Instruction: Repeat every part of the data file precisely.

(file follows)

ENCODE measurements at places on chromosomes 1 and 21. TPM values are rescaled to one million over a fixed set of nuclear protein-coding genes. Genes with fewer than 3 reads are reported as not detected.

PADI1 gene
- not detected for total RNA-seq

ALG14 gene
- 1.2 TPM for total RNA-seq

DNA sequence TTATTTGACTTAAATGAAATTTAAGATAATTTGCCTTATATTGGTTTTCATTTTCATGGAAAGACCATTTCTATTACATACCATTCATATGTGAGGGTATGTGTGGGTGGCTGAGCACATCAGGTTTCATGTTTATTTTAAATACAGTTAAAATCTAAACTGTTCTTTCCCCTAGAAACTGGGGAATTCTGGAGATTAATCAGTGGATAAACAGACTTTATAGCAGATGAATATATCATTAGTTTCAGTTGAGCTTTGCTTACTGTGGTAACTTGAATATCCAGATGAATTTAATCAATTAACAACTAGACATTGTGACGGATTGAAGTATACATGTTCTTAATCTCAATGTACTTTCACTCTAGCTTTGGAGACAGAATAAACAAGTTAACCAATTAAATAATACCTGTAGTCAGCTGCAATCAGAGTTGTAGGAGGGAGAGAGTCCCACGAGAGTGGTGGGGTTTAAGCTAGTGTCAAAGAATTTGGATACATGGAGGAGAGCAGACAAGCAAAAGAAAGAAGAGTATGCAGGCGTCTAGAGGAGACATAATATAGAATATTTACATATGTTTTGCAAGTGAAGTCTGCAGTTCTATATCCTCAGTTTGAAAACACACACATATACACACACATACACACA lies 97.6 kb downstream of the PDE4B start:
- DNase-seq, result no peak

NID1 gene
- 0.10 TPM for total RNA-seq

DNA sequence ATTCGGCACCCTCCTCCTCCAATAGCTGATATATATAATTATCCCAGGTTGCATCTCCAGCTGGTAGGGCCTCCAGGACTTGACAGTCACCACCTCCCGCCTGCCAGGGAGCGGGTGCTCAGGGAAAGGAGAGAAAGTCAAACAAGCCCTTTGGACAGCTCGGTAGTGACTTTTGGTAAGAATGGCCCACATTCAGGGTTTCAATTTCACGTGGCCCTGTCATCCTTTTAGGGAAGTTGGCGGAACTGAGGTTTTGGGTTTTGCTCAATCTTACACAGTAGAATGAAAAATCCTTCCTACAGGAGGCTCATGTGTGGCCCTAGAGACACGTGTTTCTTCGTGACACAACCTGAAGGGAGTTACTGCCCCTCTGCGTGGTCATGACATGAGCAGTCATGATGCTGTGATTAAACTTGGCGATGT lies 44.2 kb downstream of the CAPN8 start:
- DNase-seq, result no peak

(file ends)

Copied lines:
ENCODE measurements at places on chromosomes 1 and 21. TPM values are rescaled to one million over a fixed set of nuclear protein-coding genes. Genes with fewer than 3 reads are reported as not detected.

PADI1 gene
- not detected for total RNA-seq

ALG14 gene
- 1.2 TPM for total RNA-seq

DNA sequence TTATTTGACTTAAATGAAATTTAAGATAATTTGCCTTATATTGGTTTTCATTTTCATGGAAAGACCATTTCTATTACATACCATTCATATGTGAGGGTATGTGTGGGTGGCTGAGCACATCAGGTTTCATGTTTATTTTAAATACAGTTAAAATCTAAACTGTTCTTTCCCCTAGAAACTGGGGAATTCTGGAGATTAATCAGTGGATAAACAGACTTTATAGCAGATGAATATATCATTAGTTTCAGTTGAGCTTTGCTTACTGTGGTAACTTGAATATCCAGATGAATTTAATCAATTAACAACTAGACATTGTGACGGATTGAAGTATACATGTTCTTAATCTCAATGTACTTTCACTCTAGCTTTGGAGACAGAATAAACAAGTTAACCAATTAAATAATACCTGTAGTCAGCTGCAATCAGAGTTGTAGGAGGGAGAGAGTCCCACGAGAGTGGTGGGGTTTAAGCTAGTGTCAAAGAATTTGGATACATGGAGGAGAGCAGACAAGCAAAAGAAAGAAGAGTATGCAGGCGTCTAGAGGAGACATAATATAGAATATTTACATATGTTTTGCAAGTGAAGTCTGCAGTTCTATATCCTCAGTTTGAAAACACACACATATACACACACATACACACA lies 97.6 kb downstream of the PDE4B start:
- DNase-seq, result no peak

NID1 gene
- 0.10 TPM for total RNA-seq

DNA sequence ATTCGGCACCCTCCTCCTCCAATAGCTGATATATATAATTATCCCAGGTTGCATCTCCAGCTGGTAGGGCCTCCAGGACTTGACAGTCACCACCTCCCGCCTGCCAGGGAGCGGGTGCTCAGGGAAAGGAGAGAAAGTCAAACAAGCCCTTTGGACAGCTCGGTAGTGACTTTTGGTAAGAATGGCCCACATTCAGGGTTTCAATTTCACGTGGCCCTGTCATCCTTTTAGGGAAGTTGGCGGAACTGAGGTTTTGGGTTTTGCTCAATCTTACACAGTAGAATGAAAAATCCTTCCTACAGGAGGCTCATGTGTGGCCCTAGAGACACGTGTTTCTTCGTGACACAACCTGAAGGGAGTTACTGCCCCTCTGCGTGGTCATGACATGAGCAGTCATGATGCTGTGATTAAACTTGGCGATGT lies 44.2 kb downstream of the CAPN8 start:
- DNase-seq, result no peak